This paper examines the approach towards the counselling of families and the technique behind cognitive behavioural therapy, within the context of psychology. The paper provides a brief introduction to family counselling methods and approaches and particular focus on cognitive behavioural therapy. The paper is structured into two main parts: Part 1 deals with the method, technique and application of cognitive behavioural therapy whereas Part 2 deals with the more holistic approach of integrating this with personal belief and family values. The conclusion provides a summary of the key points.
There are varied approaches to Family Counselling and these include such items as structural, psychoanalytic, bowenian, experiential etc. This paper focuses upon the aspect of cognitive behavioural family therapy. Early in the family therapy movement, this approach was treated with a degree of scepticism by the more traditionalist family counsellors. They saw the technique as having insufficient depth to deal with the complexities and dynamics of family dysfunction. In the early days, this approach was only considered useful in the counselling of children with family disorders but it has since evolved into much wider applications. It is only in the last 10 years that Cognitive Behavioural therapy as emerged in its own right as a major approach to family counselling. (Leahy, R. 2004)
The different approaches to family counselling are extensively discussed in the work of Goldenberg. (Goldenberg, H, 2008). Cognitive behavioural approaches have been particularly successful in treating adolescents and youths with behavioural problems. The theoretical approach has the capability of adapting to different behavioural circumstances and environments. It deals with both emotional and social domains and as such is extremely persuasive in its applied application. The theory deals directly with those cognitive forces that stimulate emotional reactions and behavioural responses. As such it provides a problem solving orientation in order to determine the best or most suitable forms of psychological treatment. In order to deal successfully with cognitive problems it is important to gain a precise understanding of the emotions being displayed and understand the causation factors behind these. Mental health professionals have outlined the importance of family and social relationships as an important contributory part of the therapeutic process in treating problems. As such favourable outcomes in treatment are highly influenced by a positive approach and supportive stance being adopted from the parents. (Kendall, P.C. 2006)
COGNITIVE BEHAVIOURAL FAMILY THERAPY
In the early days, the behavioural therapist saw only those individuals who were involved in problematic marriages. The others are children within problem families. The concept of strategic behavioural therapy developed the need to build on individual cognitive frameworks. Two of the major contributors were Aaron Beck and Albert Ellis. Both of these were influenced by Freud (instinct), Jung (mysticism) and Adler (common sense). Hence, from the perspective of the behavioural counsellor – thoughts resulted in feelings and these in turn led to behavioural responses. (Friedberg, R.D. 2010)
The problem areas that most readily identified with cognitive behavioural approach were that of posttraumatic stress disorder (PTSD), substance abuse, Obsessive-compulsive disorder (OCD), Anxiety, mood disorder, marriage and family therapy and eating disorders. The goal of CBT is considered threefold: (i) To enable the patient to become more aware that help is available and remedial action can be applied (ii) To assist the client in greater awareness of the problem and thereby invoke both confidence and belief (iii) to inspire the counsellor towards a more positive therapeutic approach. It is important that the counsellor develops a rapport with the patient and helps in the development of new cognition.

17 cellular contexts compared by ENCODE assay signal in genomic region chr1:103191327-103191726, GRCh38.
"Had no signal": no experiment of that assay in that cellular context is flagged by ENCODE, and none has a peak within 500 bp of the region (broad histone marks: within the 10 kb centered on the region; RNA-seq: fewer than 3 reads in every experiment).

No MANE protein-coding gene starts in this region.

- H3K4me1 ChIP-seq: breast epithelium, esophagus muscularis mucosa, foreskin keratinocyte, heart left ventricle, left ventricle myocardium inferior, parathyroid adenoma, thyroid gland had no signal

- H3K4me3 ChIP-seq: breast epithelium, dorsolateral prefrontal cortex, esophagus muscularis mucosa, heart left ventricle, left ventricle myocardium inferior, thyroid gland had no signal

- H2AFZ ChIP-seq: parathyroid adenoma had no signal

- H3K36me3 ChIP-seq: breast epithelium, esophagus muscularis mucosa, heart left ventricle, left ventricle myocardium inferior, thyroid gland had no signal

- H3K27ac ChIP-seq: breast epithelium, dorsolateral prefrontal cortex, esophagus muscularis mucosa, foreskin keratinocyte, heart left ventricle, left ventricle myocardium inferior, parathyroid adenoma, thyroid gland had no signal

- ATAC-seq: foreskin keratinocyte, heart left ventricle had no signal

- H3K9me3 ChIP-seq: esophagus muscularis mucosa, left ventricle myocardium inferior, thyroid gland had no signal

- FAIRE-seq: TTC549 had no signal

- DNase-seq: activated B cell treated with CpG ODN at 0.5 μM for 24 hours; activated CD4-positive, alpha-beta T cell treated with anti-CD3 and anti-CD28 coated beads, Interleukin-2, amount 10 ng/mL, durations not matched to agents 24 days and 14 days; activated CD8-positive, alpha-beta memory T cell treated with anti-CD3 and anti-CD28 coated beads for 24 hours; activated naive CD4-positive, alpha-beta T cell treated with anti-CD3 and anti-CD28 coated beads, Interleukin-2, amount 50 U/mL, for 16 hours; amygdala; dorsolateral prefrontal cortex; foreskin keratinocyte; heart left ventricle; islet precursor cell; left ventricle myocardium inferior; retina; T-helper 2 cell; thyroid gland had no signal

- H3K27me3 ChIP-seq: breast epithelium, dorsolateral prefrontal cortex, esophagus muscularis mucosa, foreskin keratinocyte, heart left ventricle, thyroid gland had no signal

The important aspect of CBT is that it is a relative short form of treatment and only requires about 4-7 months of therapy in order to treat most form of problems. It is essentially a combination of psychotherapy and behavioural therapy and combines a joint approach between patient and counsellor in order to determine a set of principles that can be applied to their daily lives. CBT uses the assumption that it is not the events that disturb us but the interpretation and meaning we give them. Hence if we provide too much of a negative emphasis we are blocked from doing action that we do not believe in. In this concept we only hang on to old thoughts and are prevented from learning new things. (Martin, B. 2012)
Dialectical Behaviour Therapy (DBT) may be described a treatment modality that combines a number of techniques i.e. relaxation and soothing skills, cognitive behavioural techniques and improvement of self-awareness skills. In this context, modality may be defined as an application approach using a therapeutic agent. The approach to treatment is by that of problem solving, cognitive modification, exposure skills and contingency management. Patients with borderline personality disorders or those showing suicidal tendencies are difficult to treat. DBT is an innovative therapeutic approach aimed at addressing these needs. (Swales, B.K. 2011)
The main aspect of DBT is that of accepting the condition of the patient whilst trying to teach them to change. This is achieved by building and maintaining a positive relationship with the client. The therapy looks towards getting the client to understand the reasons for the suicidal or dysfunctional behaviour. There are essentially four modes of treatment: (i) Individual Therapy – the main body of work (ii) Group Skills – teaching a number of techniques that include emotion moderation skills, inter-personal effectiveness, distress, tolerance etc. (iii) Telephone contact – provision of help line sessions by telephone, outside of the main therapy sessions (iv) Therapist consultation – group sessions in the DBT mode; the therapists work collectively to remain dialectical in the interaction with one another. (Capuzzi, D. 2008)